What do you do about Sophie's medicine at school and do you tell her school what she's taking?
You'll know later why I posted this daffy photo of myself that I took on hour five or so the other day that I spent in the Los Angeles airport, waiting for the Chicago airport to open. I loved those glasses, but they cost $65 which is ridiculous, even if they were vintage and everything's coming up -- oops, I don't want to give it away.
Here's what I do about Sophie's medicine at school. I don't give it to her at school but wait for her to come home to give her second dose. The first dose comes at 7:00 or 8:00 in the morning, about an hour or so before breakfast and before her other meds. The second dose comes about 3:00 or 4:00 in the afternoon, and the third comes at 10:00 at night when she's already asleep. That last dose is the most tricky, but so far we've been able to manage getting it in her mouth followed by a sip or two from her sippee cup and some gentle stroking of her cheeks to provoke the swallow reflex. She rarely wakes up.
Here's what I tell her school about the cannabis: nothing. I have told her teacher and aide, quite privately, that we're using it, but I haven't told the nurse or the principal or the vice-principal or the special education director or Oz Downtown because it's none of their business. You might raise your eyebrows at this, especially if you live in California and know about earthquake plans and emergency medicine supplies. I realized today that several months of the school year have gone by, and I haven't renewed Sophie's earthquake emergency medications in the school nursing office. To tell you the truth, I might have let the entire school year go by last year and not taken care of that either. That is wrong, I admit, and irresponsible. If there were an earthquake, and we were not able to get Sophie, she would be in deep shit without the regular administration of the two antiepileptic drugs that she takes, even though neither controls her seizures. Why is this? Because stopping these AEDS abruptly is very, very dangerous. Out here in earthquake territory, we are supposed to have water reserves for three days at a minimum and up to ten days. "They" recommend a week's supply of medication as well.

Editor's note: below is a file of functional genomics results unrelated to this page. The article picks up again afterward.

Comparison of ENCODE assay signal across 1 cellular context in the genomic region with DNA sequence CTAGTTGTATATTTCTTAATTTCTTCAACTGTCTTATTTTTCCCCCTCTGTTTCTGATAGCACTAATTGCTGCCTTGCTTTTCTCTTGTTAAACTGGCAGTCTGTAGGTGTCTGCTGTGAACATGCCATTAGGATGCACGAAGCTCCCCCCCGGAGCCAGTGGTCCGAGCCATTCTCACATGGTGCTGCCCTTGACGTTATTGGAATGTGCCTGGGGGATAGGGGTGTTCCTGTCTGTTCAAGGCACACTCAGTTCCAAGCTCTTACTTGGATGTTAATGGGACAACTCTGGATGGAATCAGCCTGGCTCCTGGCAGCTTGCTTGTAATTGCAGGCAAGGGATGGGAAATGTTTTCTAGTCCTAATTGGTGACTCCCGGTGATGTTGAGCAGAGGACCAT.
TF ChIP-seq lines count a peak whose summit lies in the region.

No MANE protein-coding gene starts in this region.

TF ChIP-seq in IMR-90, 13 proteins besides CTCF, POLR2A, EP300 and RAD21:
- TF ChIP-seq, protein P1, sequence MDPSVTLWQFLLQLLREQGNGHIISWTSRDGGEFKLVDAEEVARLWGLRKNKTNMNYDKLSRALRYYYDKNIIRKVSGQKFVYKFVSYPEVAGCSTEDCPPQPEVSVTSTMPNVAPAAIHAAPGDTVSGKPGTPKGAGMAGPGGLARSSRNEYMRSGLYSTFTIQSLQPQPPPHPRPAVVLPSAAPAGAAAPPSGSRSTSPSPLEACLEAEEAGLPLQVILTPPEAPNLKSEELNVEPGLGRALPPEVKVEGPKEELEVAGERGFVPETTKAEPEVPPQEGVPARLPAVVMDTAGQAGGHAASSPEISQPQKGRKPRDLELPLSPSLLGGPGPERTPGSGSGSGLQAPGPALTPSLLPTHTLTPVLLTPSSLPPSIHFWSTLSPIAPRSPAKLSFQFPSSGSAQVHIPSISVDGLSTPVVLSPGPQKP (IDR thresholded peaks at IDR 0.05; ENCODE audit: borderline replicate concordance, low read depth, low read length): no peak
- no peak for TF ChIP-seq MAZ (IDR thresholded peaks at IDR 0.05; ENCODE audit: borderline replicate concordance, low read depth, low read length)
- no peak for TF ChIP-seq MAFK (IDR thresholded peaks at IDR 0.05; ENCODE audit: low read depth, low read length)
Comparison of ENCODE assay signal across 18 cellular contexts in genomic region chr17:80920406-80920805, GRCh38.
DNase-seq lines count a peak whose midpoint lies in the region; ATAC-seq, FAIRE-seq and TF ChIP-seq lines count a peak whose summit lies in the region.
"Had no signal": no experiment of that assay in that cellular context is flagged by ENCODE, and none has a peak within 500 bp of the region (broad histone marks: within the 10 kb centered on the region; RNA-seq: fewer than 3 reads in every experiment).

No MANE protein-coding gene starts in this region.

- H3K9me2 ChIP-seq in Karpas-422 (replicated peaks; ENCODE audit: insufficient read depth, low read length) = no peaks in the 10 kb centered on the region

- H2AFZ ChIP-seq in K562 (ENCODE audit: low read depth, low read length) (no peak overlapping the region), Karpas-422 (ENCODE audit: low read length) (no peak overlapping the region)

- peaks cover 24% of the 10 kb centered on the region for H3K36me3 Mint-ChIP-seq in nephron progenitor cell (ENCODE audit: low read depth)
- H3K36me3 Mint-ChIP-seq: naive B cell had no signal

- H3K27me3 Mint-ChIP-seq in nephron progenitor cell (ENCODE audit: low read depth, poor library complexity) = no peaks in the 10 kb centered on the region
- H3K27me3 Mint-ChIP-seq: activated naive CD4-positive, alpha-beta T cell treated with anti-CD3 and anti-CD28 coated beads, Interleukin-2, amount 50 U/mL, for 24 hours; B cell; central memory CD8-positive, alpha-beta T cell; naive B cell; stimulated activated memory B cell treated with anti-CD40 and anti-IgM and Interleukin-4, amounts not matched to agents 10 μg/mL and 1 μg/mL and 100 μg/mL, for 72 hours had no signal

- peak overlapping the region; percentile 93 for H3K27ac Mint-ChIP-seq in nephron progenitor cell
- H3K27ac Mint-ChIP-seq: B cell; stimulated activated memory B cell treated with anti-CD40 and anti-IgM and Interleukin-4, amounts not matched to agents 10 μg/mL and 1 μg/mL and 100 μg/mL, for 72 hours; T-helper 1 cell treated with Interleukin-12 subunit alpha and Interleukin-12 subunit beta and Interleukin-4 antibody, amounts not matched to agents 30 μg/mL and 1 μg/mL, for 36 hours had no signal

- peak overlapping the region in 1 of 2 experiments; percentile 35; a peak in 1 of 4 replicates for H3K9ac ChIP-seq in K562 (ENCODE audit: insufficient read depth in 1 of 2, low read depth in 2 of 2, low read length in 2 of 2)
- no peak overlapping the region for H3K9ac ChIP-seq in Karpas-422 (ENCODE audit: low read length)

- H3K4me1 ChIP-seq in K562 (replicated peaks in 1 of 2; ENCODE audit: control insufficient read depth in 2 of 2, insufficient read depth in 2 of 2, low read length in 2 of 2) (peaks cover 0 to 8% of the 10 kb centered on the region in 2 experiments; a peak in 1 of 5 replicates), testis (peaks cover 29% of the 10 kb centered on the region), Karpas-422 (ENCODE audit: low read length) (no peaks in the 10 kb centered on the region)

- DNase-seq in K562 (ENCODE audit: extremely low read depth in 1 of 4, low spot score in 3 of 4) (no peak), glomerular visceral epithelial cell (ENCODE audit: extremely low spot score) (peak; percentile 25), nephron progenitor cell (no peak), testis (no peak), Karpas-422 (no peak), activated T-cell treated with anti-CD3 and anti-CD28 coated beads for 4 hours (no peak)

What does this have to do with cannabis? you ask. Here's the thing. I'm not worried about leaving cannabis with Sophie's school because going without the cannabis for a few days is unlikely to kill her. Yes, she might start having bazillions of seizures again like the old days, which is never very good, but she isn't addicted to the cannabis, and I can stop and start it with relative ease. Each dose is not harming her in unseen and obvious ways. That just struck me today, like an earthquake. I thought, too, about the questions I get from readers about how nervous they are to try cannabis, how they struggle with their disapproving doctors, how they wait for their doctors to lead their every single move. I might get into trouble with this (not real trouble but more the kind of disapproval that some people have for those of us considered difficult, crazy or uncompliant), but I do what I think is best, and I don't give a flying foofoo what the doctor thinks (beyond the obvious). Twenty years has given me that confidence, and while I wouldn't ever tell someone to "disobey" their doctor, I seriously question the whole doctor says thing especially when it comes to cannabis.
Now, if I could only get up the nerve to do another wean of one of those AEDs, everything truly would be coming up daisies. In the meantime, I'm going to get those emergency supplies to the nurse at school. May there be no earthquakes when Sophie's at school, though. Please.